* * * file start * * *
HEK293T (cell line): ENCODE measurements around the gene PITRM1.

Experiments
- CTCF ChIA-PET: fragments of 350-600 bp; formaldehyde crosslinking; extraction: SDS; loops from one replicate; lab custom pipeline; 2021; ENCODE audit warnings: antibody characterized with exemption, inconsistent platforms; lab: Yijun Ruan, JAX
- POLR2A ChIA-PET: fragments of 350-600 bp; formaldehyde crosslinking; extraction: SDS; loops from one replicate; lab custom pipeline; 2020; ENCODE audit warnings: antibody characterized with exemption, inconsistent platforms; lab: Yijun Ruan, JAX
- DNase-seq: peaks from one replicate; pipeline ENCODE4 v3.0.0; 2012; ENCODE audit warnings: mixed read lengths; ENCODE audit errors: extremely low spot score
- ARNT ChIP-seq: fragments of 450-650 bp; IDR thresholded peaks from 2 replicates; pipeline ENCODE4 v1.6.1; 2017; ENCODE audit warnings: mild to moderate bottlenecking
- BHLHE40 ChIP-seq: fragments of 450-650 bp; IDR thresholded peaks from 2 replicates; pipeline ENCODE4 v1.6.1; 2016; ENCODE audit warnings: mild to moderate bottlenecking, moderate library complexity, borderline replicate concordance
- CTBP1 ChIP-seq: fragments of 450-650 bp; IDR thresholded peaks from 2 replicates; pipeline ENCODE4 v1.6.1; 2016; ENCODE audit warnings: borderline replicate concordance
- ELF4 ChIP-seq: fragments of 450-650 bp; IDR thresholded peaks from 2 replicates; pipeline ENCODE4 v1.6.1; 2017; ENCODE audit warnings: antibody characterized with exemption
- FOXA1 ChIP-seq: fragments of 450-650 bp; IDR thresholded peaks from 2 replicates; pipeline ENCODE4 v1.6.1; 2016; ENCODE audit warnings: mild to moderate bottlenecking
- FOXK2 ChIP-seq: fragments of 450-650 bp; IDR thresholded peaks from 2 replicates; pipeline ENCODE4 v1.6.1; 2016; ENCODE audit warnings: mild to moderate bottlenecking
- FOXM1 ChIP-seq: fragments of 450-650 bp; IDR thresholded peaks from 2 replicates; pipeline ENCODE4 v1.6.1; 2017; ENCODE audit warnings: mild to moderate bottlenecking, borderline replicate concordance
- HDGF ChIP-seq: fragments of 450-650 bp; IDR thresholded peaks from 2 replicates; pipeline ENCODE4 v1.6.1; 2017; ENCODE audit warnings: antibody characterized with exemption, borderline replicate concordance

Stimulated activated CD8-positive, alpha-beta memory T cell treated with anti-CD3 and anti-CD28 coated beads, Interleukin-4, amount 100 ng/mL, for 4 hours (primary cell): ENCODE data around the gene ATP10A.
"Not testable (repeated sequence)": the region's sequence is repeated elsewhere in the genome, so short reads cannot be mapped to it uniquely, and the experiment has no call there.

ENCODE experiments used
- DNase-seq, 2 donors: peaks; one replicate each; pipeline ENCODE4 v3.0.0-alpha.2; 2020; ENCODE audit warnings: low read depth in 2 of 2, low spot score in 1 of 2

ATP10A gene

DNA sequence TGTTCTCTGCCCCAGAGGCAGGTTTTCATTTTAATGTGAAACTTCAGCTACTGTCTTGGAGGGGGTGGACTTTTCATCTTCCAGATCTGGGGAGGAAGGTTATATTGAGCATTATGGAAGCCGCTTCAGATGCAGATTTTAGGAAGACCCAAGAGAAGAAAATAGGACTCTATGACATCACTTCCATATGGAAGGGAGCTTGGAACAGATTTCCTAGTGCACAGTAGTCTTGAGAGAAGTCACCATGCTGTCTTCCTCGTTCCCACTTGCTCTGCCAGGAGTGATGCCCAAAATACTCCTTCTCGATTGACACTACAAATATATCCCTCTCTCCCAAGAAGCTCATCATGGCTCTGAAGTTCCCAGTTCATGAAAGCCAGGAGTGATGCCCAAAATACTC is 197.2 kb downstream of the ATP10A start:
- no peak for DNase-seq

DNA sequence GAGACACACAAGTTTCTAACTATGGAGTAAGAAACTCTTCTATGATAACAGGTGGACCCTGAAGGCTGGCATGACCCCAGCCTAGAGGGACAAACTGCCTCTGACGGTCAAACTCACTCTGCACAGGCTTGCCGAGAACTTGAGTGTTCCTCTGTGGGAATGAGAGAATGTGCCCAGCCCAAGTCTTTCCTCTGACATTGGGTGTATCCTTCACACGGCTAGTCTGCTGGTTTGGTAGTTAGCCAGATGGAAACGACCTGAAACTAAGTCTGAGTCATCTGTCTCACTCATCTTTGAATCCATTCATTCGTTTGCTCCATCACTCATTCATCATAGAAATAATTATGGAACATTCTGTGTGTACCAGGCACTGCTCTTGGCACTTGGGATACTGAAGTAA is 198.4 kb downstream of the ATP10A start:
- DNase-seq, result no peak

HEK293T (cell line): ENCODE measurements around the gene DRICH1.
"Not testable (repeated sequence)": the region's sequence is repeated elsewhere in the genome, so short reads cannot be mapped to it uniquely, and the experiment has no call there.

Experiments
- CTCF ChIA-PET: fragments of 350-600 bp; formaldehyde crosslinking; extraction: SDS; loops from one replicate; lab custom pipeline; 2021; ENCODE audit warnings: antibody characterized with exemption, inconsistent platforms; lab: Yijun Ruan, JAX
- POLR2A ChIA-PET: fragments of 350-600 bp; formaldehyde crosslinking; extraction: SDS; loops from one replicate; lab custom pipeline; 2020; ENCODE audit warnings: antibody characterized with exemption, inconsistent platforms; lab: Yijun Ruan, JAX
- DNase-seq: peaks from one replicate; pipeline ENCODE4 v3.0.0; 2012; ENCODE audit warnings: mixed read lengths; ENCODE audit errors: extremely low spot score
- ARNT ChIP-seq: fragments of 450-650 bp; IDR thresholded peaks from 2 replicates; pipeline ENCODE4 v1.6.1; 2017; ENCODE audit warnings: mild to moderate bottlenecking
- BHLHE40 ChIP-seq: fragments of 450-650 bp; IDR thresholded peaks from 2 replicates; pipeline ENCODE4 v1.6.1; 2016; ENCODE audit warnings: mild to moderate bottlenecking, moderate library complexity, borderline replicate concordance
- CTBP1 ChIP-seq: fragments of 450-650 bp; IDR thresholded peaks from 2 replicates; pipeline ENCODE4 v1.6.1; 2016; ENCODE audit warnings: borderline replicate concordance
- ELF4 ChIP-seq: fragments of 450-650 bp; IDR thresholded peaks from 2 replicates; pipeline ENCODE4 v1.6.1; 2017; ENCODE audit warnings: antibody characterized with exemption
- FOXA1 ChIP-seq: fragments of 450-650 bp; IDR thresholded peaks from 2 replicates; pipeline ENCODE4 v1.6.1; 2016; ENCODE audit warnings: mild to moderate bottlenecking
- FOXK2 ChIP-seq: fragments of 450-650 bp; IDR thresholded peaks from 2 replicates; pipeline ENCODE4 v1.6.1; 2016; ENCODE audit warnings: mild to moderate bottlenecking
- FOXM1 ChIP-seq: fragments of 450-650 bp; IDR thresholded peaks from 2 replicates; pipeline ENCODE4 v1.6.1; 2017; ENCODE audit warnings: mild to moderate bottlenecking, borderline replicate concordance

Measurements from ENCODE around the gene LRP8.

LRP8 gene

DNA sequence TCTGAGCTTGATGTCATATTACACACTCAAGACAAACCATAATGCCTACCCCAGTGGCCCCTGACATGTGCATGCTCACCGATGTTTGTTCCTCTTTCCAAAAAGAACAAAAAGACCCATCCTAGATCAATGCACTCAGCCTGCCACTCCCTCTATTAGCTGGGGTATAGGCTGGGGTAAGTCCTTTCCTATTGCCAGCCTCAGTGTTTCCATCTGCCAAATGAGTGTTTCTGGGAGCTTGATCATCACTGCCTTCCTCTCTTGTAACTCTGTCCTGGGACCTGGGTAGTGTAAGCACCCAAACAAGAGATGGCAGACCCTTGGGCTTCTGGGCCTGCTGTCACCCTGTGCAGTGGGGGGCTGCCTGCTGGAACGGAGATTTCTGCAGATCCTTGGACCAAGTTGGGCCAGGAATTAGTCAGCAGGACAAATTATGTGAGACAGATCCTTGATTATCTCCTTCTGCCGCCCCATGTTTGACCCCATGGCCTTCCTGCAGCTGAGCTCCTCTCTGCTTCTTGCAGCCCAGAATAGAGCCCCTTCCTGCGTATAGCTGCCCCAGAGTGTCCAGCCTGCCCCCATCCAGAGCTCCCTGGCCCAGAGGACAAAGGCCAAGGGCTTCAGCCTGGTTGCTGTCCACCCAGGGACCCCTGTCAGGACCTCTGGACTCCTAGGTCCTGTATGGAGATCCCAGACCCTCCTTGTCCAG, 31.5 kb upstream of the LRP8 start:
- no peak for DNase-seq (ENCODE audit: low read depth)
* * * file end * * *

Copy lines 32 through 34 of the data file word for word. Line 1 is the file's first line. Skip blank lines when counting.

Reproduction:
- ELF4 ChIP-seq: fragments of 450-650 bp; IDR thresholded peaks from 2 replicates; pipeline ENCODE4 v1.6.1; 2017; ENCODE audit warnings: antibody characterized with exemption
- FOXA1 ChIP-seq: fragments of 450-650 bp; IDR thresholded peaks from 2 replicates; pipeline ENCODE4 v1.6.1; 2016; ENCODE audit warnings: mild to moderate bottlenecking
- FOXK2 ChIP-seq: fragments of 450-650 bp; IDR thresholded peaks from 2 replicates; pipeline ENCODE4 v1.6.1; 2016; ENCODE audit warnings: mild to moderate bottlenecking